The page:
By Jennifer Gallardo
I wake up at 7:30am to the sound of two women in labor. The babies are born before I can make it to the birth room.
At 8:30 am the women start singing with Ginny. I go down and videotape a bit of their singing. So beautiful and touching that they start their clinic day like this every morning. They are singing, “How Great Thou Art” in Kreyol
A second momma labors throughout the day with much wailing. We hear her laboring sounds the entire day. She comes in at 5:30 am at 5 cm and by 6pm she is 8 cm and Rose Edith is preparing to transport her. She does not want to go and the baby heart tones sound great and all moms vitals are normal. I ask Rose Edith if she is willing to wait a while longer. She reluctantly agrees. They are used to small babies here that come out quickly. This small mom had a lot of amniotic fluid, her baby appears large. I stay in the birth room and massage the momma with clary sage and coconut oil. At 8pm the momma is 9 cm… with cervix from 9 to 3 0’clock. I think that is good progress. I imagine this mom may need coaching and pushing on the birth stool. She flails about and wails that she is dying. Carmel, our midwife, shines. She loves on the momma… holding her, rocking her, singing to her. The momma joins in the prayer song at times. At 10:pm Rose Edith says it is time to transport. I ask if we can check the mother again but Rose says no, because she will get an infection as we have checked too much. The mother of the mother, the grandmother to the unborn baby, has joined in on the wailing. This is not my turf. I need to show respect to Rose Edith, our head midwife, so I bow out of the picture. I cannot even speak the language that I need to communicate what I want. My choice would have been to put the momma on a birth stool and do coached pushing, but when I mentioned that to Rose she said she will not tell a mom to push, that a mom must push on her own and have an urge to push. OK, I say. Transport. I smile and hug Rose Edith and tell her she is a good midwife. They call Claudin so that he can take them to the hospital.
The generator turns off suddenly and headlamps and flashlights come out.
Another baby is about to be born, and the students look confused because the mom is on hands and knees. I glove up and step over to be ready to help, and to protect the baby from unnecessary head traction. :) Indeed the students are a bit confused with everything upside down. The head comes out and the student starts to bulb and I say, “no”, then she puts her hand hesitantly on the head and starts to pull, but she doesn’t know which way to pull. I gently move her hand away again and say, “Normal, normal, patience, patience”. Her hands hover and mine do too as we wait a full minute for the next contraction. She is nervous about the wait. The shoulders start to emerge and she begins to pull the baby towards her. I guide her hands to push the baby towards the mothers belly. I am in a better position (to the side of the momma) to grab the baby, so I do, though for a moment it was a tug of war with the student wanting to bring baby to the back of the mom, and me trying to tell her to push the baby to the front of the mom. Baby looks a bit shocky and is slippery and covered in lots of fluid and birth juice. I keep getting handed a bulb syringe and I keep asking for a baby blanket to wipe the face. I finally am handed a baby blanket and can dry baby’s face and stimulate him, and he takes a lusty cry at about 30 seconds after the birth.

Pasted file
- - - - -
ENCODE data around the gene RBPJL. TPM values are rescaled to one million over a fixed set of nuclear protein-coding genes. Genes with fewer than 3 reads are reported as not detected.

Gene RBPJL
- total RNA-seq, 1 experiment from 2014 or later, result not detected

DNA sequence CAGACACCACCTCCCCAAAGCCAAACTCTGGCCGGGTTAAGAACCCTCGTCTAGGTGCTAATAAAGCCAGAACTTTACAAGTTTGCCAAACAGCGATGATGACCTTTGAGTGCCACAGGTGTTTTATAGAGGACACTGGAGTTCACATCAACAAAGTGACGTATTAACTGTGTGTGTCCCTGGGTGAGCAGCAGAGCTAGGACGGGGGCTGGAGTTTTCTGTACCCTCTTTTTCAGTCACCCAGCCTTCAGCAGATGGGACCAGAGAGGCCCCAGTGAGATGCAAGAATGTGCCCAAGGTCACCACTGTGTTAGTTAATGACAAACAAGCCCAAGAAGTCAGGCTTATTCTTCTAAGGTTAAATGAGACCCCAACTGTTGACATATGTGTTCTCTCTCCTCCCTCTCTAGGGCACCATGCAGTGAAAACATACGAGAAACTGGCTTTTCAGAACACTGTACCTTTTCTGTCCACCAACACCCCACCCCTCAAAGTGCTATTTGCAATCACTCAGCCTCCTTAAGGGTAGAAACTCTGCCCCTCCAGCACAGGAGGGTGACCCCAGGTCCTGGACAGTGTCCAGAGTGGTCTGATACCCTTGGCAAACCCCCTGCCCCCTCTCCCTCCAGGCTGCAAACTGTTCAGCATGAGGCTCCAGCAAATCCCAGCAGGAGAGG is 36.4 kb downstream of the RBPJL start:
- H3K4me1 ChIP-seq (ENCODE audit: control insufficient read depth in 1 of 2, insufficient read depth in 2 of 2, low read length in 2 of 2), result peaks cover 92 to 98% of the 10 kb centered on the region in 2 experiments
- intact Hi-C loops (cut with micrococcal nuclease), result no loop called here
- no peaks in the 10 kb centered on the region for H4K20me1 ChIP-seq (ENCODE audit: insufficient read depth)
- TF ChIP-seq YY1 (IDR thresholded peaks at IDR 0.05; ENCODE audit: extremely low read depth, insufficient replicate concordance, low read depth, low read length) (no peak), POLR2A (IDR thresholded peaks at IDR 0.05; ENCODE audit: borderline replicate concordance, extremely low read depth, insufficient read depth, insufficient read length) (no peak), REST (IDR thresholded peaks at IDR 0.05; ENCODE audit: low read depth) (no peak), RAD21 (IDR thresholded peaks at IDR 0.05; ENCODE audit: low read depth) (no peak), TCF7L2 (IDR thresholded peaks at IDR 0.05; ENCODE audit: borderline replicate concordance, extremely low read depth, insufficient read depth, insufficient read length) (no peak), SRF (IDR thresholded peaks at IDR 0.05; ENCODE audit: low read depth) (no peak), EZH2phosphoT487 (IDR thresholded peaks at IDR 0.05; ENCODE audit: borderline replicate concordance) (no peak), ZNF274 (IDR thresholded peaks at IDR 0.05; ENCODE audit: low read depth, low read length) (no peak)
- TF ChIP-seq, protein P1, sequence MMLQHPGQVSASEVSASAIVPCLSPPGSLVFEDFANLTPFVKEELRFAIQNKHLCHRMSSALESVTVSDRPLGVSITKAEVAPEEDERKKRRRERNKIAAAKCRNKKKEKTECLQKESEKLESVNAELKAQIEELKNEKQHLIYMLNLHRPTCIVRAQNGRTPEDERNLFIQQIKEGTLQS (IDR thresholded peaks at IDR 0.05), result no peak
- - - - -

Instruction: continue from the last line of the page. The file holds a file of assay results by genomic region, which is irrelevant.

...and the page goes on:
The lights have come back on as they refilled the generator with gas. I finally have a chance to look around the room and notice the empty bed from the mom that transported. Just like that. Whisked away in the dark. I wonder what they will do at the hospital and if she will push her baby out or require a cesarean. Concerned that I may have offended someone by taking over their hands and knees birth, I hug the students and tell them “bon travay”. I kiss the mom on the cheek and tell her “bon travay”. When Claudin returns from the hospital I ask him to translate for me and I call Rose Edith and the student to meet. I ask if I offended anyone today and apologize for taking over the hands and knees birth. The student says she appreciates me helping as she had never done a birth on hands and knees, and now she will remember next time that no head traction is needed and which way to catch the baby. Rose Edith gives me a hug and says she is not offended. Phew! A delicate balance between teaching and learning, supporting and sharing knowledge.
I sit here and type this and it is past midnight and the generator is back on and rattles so noisily that I can barely hear myself think. Soon we will have solar panels!
I notice so many needs MamaBaby has. The beds need some TLC. The walls could use paint. The whole place could use a deep clean. We need some more furniture. The ambulance needs a little work. I envision a couple years from now, being on our own land, having more than one bathroom for the midwives and staff, having gardens and more space. I reel myself back in. Gratitude for what we currently have. Solar panels being put in. A building to serve women, with running water, a clean bed, and skilled midwives. Very skilled midwives. I am in awe of these women, both the midwives and the pregnant women they serve.